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3a. Land Patent: 23/Sep/1663; Grantees: Mott, John and George; 1200 acres; County: Unspecified; Water Course: situate in the freshes of Rappahannock, on the north side of the river: Beg.g on the south east side of Muddy Creeke. (Land Office Grants, Bk. 6, pg. 73, Library of Virginia, Richmond, VA, (microfilm: roll - Land Office Grants and Patents #6).)
b. Land Patent: 10/Sep/1668; Grantees: Mott, John and George; 3700 acres; County: Rappahannock (old); Water Course: in the freshes of Rappahannock County on the north side. Beginning at the eastmost side of a creek called Muddy Creek. (Land Office Grants, Bk. 6, pg. 209, Library of Virginia, Richmond, VA, (microfilm: roll - Land Office Grants and Patents #6).)
c. Land Patent: 29/Oct/1674; Grantees: Harrison, James; John Bowzer; Eliz., Margarett, Ann, and Elin Mott, the fower orphans of Mr. Geo. Mott; 9019 acres; County: Unspecified; Water Course: on the south side of Rappahannock River: Beg.g and near the river, six miles up the falls. (Land Office Grants, Bk. 6, pg. 546, Library of Virginia, Richmond, VA, (microfilm: roll - Land Office Grants and Patents #6).)
d. Land Patent: 1/Jan/1677 (1678 N. S.); Grantees: Carpenter, John and Mott, John; 245 acres; County: Lancaster; Water Course: unspecified. (Land Office Grants, Bk. 6, pg. 627, Library of Virginia, Richmond, VA, (microfilm: roll - Land Office Grants and Patents #6).)
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4. Know all men by these presents that we John Mott and Elizabeth, relique of George Mott of the County of Rappahannock for good causes and valuable considerations us thereunto moving especially for and in consideration of £40 sterling money the receipt whereof wee doe hereby acknowledge and of every parte and parcell thereof doe hold ourselves fully satisfied and paid have bargained and confirmed and by these presents doe bargaine and well and confirme unto William Coventon and Thomas Haywarton of the County of Rappahannock three hundred sixty and five acres of land suitable of being upon a branch of Dragon Swamp and bounding the land of Coll William Clabourne in the land on said parcell of land the said Mott purchased of John Pegg to have and to hold the said bargained land and premises unto the said William Coventon and Thomas Haywarton and their heirs forever. All rights profitts and appurtenance thereunto belonging or in any waies appurtaining without the least hindrance of modefatation of us John Mott and Elizabeth Mott or any of us or any of our heirs or any other person or persons whatsoever by virtue hereof by us the said Motts sufficiently narrated as wittness our hands and seals this twentieth day of May 1674. Testatores: Thomas Harrison, John Vickars /s/John Mott /s/ Elizabeth (Deeds & Wills, Bk. 5, (old) Rappahannock Co., VA, pg. 306, Library of Virginia, Richmond, VA, (microfilm: roll - City and County Records #4 and #20).)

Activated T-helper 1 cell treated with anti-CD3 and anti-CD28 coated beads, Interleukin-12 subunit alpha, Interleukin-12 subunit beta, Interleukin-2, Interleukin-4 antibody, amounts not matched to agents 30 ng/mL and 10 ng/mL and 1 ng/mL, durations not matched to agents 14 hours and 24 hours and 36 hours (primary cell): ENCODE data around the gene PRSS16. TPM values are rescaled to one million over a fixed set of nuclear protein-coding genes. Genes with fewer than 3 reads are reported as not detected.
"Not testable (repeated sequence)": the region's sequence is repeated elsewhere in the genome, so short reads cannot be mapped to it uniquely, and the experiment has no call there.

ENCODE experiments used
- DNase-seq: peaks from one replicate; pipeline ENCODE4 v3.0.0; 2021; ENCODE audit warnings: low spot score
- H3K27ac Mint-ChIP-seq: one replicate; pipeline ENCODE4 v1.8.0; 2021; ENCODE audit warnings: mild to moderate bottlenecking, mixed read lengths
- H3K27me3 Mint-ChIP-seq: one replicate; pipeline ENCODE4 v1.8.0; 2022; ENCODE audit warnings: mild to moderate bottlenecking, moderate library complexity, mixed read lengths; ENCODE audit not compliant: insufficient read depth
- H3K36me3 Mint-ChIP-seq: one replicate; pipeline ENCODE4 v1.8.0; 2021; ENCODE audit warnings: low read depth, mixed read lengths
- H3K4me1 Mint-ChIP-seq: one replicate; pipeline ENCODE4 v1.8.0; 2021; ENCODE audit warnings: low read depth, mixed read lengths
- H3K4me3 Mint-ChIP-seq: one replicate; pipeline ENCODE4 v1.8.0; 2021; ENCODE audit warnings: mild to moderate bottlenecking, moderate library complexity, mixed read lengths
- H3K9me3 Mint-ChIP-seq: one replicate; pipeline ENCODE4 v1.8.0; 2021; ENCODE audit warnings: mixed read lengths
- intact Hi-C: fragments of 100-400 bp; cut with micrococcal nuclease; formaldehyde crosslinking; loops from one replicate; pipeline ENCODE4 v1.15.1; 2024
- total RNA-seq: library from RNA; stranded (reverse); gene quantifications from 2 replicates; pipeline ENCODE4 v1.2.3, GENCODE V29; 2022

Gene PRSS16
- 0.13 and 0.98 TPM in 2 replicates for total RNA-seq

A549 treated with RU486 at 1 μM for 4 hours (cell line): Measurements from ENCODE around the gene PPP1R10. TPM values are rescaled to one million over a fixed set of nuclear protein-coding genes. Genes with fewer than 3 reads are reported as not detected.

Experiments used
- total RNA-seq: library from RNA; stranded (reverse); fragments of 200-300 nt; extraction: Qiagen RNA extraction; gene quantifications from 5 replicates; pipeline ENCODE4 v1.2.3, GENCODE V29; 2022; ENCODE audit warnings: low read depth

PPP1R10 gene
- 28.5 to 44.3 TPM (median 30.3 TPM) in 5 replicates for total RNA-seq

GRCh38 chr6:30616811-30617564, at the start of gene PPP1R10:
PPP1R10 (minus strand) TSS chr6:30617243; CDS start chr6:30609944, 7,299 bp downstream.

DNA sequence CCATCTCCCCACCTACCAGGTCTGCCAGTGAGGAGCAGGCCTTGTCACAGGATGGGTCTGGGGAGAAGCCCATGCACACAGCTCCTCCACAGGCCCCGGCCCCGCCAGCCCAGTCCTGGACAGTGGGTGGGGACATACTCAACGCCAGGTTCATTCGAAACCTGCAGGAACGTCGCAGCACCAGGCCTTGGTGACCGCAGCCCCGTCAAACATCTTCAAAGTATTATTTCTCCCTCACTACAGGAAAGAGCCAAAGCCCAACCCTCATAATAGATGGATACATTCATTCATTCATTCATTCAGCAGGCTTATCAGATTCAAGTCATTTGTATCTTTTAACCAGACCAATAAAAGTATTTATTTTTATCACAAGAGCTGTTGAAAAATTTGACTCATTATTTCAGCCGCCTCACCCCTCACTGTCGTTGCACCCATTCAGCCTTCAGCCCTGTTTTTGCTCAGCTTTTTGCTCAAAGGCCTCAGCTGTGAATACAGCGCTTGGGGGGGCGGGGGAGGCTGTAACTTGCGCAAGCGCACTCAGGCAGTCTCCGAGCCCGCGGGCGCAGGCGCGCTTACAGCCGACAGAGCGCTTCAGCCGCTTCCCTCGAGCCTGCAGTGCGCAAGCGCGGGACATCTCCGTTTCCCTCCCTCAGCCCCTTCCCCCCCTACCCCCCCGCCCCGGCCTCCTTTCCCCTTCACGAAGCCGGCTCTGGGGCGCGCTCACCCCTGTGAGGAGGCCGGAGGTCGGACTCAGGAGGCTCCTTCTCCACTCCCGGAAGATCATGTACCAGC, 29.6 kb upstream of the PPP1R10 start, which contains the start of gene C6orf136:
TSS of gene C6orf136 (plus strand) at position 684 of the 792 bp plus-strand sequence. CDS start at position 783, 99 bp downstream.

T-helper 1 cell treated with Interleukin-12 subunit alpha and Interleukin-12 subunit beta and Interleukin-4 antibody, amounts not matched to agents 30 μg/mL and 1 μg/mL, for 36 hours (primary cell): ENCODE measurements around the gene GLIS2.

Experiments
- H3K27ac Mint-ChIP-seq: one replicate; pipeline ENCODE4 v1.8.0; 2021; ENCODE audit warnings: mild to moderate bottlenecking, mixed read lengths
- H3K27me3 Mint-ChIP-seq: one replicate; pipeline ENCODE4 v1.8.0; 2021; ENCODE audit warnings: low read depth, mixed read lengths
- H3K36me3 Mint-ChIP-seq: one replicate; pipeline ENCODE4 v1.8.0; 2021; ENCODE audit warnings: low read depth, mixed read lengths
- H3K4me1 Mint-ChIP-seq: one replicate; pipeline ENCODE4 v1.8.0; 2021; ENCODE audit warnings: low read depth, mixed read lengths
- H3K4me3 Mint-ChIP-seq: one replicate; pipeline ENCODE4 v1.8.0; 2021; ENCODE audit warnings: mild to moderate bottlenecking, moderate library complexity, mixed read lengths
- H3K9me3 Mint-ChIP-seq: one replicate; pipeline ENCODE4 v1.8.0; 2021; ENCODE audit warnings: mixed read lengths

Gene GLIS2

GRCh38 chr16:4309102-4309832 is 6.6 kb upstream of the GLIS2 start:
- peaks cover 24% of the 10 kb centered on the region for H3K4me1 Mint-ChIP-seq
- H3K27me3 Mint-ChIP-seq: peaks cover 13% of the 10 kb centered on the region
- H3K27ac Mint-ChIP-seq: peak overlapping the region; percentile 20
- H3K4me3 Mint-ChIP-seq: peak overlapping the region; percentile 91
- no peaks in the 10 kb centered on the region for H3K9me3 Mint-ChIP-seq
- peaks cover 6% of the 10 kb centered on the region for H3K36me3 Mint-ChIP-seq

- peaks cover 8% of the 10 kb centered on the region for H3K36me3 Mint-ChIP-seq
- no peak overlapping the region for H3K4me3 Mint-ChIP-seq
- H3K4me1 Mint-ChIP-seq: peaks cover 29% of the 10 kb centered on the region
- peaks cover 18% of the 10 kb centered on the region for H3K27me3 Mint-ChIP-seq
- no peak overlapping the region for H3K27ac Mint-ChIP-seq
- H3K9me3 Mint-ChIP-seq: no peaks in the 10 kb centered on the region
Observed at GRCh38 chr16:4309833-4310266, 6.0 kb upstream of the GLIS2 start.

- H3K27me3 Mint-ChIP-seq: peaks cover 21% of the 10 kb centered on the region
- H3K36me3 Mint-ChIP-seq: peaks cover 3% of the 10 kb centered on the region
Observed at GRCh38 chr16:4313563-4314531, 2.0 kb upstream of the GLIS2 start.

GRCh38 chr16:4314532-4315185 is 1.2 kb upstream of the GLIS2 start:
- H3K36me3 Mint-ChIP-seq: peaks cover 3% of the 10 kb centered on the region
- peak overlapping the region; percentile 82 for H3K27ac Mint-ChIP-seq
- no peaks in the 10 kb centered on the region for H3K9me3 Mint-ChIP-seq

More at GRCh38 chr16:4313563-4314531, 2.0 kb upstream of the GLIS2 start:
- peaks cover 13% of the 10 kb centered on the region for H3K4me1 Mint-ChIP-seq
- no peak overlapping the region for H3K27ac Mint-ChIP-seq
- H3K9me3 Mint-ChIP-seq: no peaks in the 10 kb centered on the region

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5a. On December 26, 1668, Thomas Haywerton and Hugh Egleston witnessed a deed for transfer of land to Thomas Williamson (the younger) from John Coale and Anne Coale (Deeds & Wills, Bk. 4, (old) Rappahannock Co., VA, pg. 133, Library of Virginia, Richmond, VA, (microfilm: roll - City and County Records #4 and #20).)
b. On May 4, 1669, Thomas Haywerton and Dorothy Covington witnessed a power of attorney from John Cole to Edward Hudson; also on the previous date, December 26, 1668, Thomas Haywarton had witnessed a power of attorney from John Cole to Edward Hudson and a power of attorney from Ann Cole to Edward Hudson (Deeds & Wills, Bk. 4, (old) Rappahannock Co., VA, pg. 447-8, Library of Virginia, Richmond, VA, (microfilm: roll - City and County Records #4 and #20).)
c. On October 27, 1673, Thomas Haywerton was granted power of attorney from John Cole and wife, Anne (Deeds & Wills, Bk. 5, (old) Rappahannock Co., VA, pg. 313, Library of Virginia, Richmond, VA, (microfilm: roll - City and County Records #4 and #20).)
d. Know all men by these presents that I John Coale and Ann Coale my wife both of us doe constitute and appoint our well beloved friend Thomas Haywarton for to be our true and lawfull attorney for us and in our name head and place to acknowledge this deed of trust and whatsoever our said attorney shall do in it shall stand in full force of virtue as well as if we were in presence of wittnesses Our hands and seals the second of May 1674 /s/John S Cole /s/Ann (her mark) Coale Test: Arthur Hodges, Thomas Day (ibid.)
e. According to Ann Arritt of Richmond, Virginia, the power of attorney granted to Thomas Howerton by John and Ann Coale on May 2, 1674, was intended to acknowledge a deed of gift of one cow from John and Ann Coale to John Covington, son of William Covington. (Private correspondence with Bryan R. Howerton)